Refractive Errors

What is Farsightedness (Hyperopia)?

Farsightedness or hyperopia affects about ¼ of the North American population. Farsighted people may see things in the distance, but cannot see clearly up close.

This vision problem occurs when light rays entering the eye focus behind the retina, rather than directly on it. The eyeball of a farsighted person is shorter than normal. Farsighted people sometimes have headaches or eye strain and may squint or feel fatigued when performing work at close range.  This condition can be confused with presbyopia.

You may need to wear your glasses or contacts all the time or only when reading, working on a computer or doing other close-up work. Farsightedness can also be corrected with laser refractive surgery.

What is Astigmatism?

Astigmatism usually is caused by an irregularly shaped cornea. Instead of the cornea having a symmetrically round shape like a soccer ball, it is shaped more like a football where the curvature is greater in twodirections.

In an eye with astigmatism, light fails to come to a single focus point on the retina to produce clear vision, instead multiple focus points occur. Either in front or behind the retina (or both). Astigmatism usually causes vision to be blurred or distorted to some degree at all distances.

Symptoms of uncorrected astigmatism are eye strain and headaches, especially after reading or other prolonged visual tasks. Squinting also is a very common symptom of uncorrected astigmatism.

Astigmatism often occurs early in life, so it is important to schedule an eye exam for your child to avoid vision problems in school from uncorrected astigmatism. Astigmatism usually can be corrected with eyeglasses, toric contact lenses or refractive surgery.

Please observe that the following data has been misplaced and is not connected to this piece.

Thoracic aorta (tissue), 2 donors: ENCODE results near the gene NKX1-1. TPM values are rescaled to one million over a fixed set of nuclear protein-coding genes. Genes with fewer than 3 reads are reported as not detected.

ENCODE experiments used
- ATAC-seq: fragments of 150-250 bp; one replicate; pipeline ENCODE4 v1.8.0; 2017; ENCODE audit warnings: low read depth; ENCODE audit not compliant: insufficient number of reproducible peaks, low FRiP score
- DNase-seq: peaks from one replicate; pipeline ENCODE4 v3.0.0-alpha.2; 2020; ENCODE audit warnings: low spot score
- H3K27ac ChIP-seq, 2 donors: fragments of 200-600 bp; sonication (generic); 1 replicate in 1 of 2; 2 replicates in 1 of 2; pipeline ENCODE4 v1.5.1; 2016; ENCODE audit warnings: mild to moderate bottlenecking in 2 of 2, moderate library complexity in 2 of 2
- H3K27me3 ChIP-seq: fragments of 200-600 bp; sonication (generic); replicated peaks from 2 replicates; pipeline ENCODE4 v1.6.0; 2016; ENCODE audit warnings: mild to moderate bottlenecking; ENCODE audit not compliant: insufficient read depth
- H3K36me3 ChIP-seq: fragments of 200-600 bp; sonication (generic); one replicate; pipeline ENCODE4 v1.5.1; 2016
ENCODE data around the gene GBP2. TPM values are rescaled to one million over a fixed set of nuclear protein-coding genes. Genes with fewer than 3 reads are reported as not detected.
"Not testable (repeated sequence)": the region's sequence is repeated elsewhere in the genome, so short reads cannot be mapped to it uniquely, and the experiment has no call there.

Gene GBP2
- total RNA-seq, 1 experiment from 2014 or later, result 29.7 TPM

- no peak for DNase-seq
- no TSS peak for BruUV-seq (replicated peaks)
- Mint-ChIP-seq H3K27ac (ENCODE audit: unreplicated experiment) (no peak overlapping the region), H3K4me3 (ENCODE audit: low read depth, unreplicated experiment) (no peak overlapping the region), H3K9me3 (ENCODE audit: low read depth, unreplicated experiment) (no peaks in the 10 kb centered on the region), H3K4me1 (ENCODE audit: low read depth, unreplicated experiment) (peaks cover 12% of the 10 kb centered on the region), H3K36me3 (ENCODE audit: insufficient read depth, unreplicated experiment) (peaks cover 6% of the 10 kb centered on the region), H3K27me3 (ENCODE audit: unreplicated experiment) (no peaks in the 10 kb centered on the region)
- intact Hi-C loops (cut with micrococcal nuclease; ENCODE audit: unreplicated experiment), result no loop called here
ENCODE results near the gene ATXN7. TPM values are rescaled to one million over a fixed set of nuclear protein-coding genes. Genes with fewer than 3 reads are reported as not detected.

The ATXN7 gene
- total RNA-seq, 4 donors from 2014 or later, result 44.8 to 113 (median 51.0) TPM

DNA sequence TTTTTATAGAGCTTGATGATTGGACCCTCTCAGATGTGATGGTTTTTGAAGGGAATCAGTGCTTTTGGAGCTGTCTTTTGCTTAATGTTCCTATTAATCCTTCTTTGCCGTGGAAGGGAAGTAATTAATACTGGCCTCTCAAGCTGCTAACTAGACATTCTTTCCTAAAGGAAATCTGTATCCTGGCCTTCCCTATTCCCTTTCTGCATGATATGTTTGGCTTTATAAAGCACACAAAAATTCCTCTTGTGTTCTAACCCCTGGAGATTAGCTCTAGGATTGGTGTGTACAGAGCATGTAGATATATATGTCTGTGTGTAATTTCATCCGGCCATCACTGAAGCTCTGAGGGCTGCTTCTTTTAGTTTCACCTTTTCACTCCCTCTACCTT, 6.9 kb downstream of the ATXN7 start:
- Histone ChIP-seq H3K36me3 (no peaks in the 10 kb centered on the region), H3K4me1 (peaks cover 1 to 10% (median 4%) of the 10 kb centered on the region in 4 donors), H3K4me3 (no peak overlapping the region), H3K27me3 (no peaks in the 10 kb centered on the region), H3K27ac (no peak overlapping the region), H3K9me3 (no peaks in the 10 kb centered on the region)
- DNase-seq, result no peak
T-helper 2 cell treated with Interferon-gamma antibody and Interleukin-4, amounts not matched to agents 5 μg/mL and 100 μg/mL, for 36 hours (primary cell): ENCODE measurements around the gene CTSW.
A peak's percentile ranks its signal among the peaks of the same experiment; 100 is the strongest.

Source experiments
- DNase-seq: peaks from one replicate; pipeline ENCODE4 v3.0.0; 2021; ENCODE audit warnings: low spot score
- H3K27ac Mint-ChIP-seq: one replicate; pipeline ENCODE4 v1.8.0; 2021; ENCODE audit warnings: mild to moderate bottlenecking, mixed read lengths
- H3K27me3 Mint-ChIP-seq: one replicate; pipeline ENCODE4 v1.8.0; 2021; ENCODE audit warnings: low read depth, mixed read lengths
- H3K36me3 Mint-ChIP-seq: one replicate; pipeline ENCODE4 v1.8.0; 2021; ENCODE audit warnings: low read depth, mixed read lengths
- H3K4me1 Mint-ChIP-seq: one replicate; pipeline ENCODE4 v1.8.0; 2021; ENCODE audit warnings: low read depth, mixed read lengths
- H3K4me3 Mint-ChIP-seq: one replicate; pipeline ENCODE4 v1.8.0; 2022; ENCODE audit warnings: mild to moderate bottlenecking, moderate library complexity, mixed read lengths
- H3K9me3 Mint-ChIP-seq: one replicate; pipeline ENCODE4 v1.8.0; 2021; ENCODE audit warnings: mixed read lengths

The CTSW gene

Focusing problems like astigmatism can be corrected with corrective lenses or refractive surgery.

What is Presbyopia? What is the need for reading glasses?

Presbyopia, a focusing problem that develops in most people around the age of 40, occurs when people experience blurred near vision or a lag in focusing.

When people develop presbyopia, they find they need to hold books, magazines, newspapers, menus and other reading materials at arm’s length in order to focus properly. They may also experience headaches, eye strain or feel fatigued.

Presbyopia is caused by an age-related thickening and a loss of flexibility of the lens inside the eye along with a loss of elasticity of the muscle fibers surrounding the lens.

Eyeglasses with bifocal or progressive addition lenses (PALs) are the most common correction for presbyopia. Other corrections include reading glasses, multifocal contact lenses, monovision contact lenses, and laser refractive procedures.

What is Myopia?

Myopia, commonly known as nearsightedness, is the most common refractive error and has become more prevalent in recent years. The exact cause for this increase is unknown but has been linked to eye fatigue from prolonged computer use, other extended near vision tasks, and/or a genetic predisposition for myopia.

Nearsighted individuals have difficulty seeing distant objects clearly ex. Road signs, but are able to see well for close-up tasks such as reading. Signs and symptoms of myopia include squinting, eye strain and headaches.

Myopia occurs when the eyeball is too long causing light rays to focus at a point in front of the retina, rather than directly on its surface. Nearsightedness can be corrected with glasses, contact lenses or refractive surgery. Depending on the degree of your myopia, you may need to wear your glasses or contact lenses all the time or only when you need clear distance vision ex. driving, seeing a chalkboard or watching a movie.